Pope Francis waves as he leads the Angelus in St. Peter's Square at the Vatican Sept. 1. (CNS photo/Tony Gentile, Reuters)
Pope Francis waves as he leads the Angelus in St. Peter’s Square at the Vatican Sept. 1. (CNS photo/Tony Gentile, Reuters)

VATICAN CITY (CNS) — On the evening of Sept. 7, days before U.S. lawmakers vote on President Barack Obama’s proposal for a military attack on Syria, Pope Francis will lead thousands in St. Peter’s Square in a prayer vigil for peace.

“We will gather in prayer and in a spirit of penance, invoking God’s great gift of peace upon the beloved nation of Syria and upon each situation of conflict and violence around the world,” the pope said Sept. 1, before praying the noon Angelus with a crowd in the square. “Humanity needs to see these gestures of peace and to hear words of hope and peace.”

The vigil will include a recital of the rosary, eucharistic adoration, Scripture readings, a papal blessing and remarks by Pope Francis, said the Vatican spokesman, Jesuit Father Federico Lombardi. During the event, which will last 7 p.m.-11 p.m., priests will be available to hear confessions.

For all Catholics, the pope has proclaimed Sept. 7 a “day of fasting and prayer for peace in Syria, the Middle East and throughout the world.” On fast days, adult Catholics in good health are expected to eat only one full meal.

The pope said he was inviting everyone, “including our non-Catholic Christian brothers, followers of other religions and all men of good will, to participate, in whatever way they can, in this initiative.”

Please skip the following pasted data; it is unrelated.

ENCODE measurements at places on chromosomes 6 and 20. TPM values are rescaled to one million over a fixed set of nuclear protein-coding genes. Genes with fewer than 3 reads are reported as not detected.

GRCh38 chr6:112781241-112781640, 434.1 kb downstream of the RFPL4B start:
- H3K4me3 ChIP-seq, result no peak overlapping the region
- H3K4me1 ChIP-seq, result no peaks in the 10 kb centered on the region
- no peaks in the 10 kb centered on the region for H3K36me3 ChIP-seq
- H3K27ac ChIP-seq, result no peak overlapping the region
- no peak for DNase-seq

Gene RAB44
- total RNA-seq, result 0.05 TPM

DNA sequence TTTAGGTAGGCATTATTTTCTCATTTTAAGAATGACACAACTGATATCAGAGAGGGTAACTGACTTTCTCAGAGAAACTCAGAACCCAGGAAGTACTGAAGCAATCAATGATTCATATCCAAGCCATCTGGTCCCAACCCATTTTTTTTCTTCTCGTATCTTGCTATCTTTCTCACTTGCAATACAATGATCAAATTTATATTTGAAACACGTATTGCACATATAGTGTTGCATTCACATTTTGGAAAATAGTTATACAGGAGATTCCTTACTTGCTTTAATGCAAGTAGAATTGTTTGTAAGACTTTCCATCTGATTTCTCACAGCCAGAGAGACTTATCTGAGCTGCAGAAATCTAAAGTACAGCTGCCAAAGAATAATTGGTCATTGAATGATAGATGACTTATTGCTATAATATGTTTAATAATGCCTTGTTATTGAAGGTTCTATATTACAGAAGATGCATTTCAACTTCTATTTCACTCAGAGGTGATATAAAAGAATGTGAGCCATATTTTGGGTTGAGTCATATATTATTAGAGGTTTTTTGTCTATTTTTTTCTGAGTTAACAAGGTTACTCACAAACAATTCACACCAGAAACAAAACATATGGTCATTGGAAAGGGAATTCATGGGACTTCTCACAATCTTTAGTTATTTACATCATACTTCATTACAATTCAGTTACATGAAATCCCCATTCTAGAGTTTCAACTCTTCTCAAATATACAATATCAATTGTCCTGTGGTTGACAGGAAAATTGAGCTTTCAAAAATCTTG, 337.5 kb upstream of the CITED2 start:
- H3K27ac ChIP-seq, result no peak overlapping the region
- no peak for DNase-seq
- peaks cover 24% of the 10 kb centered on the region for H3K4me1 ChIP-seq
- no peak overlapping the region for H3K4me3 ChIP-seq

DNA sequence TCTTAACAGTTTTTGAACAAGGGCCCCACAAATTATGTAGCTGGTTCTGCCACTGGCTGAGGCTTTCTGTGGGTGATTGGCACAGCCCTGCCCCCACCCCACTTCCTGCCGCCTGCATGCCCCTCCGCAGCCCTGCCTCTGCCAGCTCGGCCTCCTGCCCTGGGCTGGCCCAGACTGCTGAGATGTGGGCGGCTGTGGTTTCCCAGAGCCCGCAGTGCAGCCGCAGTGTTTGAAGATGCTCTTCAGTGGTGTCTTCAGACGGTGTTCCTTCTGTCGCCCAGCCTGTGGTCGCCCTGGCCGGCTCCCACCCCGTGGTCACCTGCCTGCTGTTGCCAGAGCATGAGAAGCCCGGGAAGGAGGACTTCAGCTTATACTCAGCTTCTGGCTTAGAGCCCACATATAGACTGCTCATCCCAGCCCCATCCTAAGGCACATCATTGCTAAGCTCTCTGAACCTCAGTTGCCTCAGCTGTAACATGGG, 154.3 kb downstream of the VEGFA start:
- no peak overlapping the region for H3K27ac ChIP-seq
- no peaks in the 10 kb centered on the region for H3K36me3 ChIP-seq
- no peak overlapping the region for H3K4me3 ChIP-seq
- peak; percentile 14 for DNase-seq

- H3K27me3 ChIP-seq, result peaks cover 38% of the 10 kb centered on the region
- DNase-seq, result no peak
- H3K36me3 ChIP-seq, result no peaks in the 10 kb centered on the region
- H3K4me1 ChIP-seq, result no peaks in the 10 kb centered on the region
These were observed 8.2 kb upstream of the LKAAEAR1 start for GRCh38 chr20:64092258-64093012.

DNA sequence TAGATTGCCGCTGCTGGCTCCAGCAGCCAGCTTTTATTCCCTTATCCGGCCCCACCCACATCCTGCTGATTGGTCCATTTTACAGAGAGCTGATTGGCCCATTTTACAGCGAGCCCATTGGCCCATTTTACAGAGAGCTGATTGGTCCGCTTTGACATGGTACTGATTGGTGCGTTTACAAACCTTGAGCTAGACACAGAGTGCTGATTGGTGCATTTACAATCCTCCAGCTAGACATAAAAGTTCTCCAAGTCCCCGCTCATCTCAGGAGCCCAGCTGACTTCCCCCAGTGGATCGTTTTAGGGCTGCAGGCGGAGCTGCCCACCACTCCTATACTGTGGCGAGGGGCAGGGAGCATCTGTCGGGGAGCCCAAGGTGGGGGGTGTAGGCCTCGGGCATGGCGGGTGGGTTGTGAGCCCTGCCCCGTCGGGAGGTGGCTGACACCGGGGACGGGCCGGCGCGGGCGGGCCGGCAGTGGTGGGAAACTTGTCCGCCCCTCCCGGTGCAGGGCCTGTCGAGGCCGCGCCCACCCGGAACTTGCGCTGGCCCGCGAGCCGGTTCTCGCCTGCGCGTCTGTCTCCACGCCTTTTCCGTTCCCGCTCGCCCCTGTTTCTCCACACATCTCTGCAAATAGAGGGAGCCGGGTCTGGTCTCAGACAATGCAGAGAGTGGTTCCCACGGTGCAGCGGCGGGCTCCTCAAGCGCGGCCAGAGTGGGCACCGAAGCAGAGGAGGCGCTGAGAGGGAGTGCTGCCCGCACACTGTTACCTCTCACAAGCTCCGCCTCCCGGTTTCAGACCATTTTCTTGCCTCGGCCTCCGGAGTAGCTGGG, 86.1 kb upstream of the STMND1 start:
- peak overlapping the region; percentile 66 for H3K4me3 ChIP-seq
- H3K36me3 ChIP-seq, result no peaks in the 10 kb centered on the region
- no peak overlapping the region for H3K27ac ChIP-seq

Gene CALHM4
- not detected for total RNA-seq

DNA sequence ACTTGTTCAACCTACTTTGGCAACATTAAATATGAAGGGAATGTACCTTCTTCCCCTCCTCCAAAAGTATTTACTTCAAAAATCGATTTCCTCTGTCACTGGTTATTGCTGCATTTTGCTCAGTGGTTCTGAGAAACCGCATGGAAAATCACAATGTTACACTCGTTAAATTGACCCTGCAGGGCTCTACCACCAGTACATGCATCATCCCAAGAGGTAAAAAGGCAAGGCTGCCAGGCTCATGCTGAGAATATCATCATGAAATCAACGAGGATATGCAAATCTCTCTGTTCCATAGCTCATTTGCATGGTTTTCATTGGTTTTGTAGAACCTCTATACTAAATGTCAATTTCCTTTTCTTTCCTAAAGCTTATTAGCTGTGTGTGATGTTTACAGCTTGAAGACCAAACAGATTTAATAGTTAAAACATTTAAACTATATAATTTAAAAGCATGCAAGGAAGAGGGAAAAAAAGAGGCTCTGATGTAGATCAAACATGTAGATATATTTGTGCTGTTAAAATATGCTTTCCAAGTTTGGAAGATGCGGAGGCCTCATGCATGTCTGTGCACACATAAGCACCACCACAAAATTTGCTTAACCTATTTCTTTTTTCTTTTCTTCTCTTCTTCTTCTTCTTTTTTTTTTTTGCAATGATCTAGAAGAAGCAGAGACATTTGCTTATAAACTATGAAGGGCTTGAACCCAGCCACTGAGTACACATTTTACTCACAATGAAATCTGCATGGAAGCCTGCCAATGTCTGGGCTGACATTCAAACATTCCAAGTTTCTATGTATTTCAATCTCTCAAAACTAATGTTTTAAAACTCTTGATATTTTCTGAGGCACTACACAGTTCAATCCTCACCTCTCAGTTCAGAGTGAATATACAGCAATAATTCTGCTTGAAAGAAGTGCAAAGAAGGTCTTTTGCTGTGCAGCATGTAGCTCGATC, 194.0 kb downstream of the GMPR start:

According to Fides, the news agency of the Congregation for the Evangelization of Peoples, Syria’s Grand Mufti Ahmad Badreddin Hassoun, leader of the country’s Sunni Muslims, has approached the papal nuncio in Damascus, Syria, with a request to attend the Rome vigil.

Even if that trip proves impossible to arrange, Fides reported, the mufti has called on his followers to pray for peace Sept. 7, “in communion and simultaneously with the pope.”

Obama has called for military strikes to punish the government of Syrian President Bashar Assad, which the U.S. blames for an Aug. 21 chemical weapons attack near Damascus that reportedly killed more than 1,400 people, including children.

Over the last two-and-a-half years, according to the United Nations, a civil war between Assad’s government and rebel forces has killed more than 100,000 people, driven 2 million refugees out of Syria and displaced another 4.5 million inside the country.

Pope Francis said he condemned the use of chemical weapons “with utmost firmness,” adding that “those terrible images from recent days are burned into my mind and heart.”

“A judgment of God and also a judgment of history upon our actions are inescapable,” he said.

But the pope insisted that “never has the use of violence brought peace in its wake. War begets war, violence begets violence.”

Instead, Pope Francis called on all parties to “follow the path of encounter and negotiation and so overcome blind conflict.”

Bishop Mario Toso, secretary of the Pontifical Council for Justice and Peace, told Vatican Radio Sept. 2 that a “solution to Syria’s problems cannot be that of armed intervention. The situation of violence would not be diminished. On the contrary, there is the risk that it will explode and extend to other countries.”

The Secretariat of State has invited foreign ambassadors accredited to the Holy See to attend a Vatican briefing on Syria Sept. 5.

By Francis X. Rocca, Catholic News Service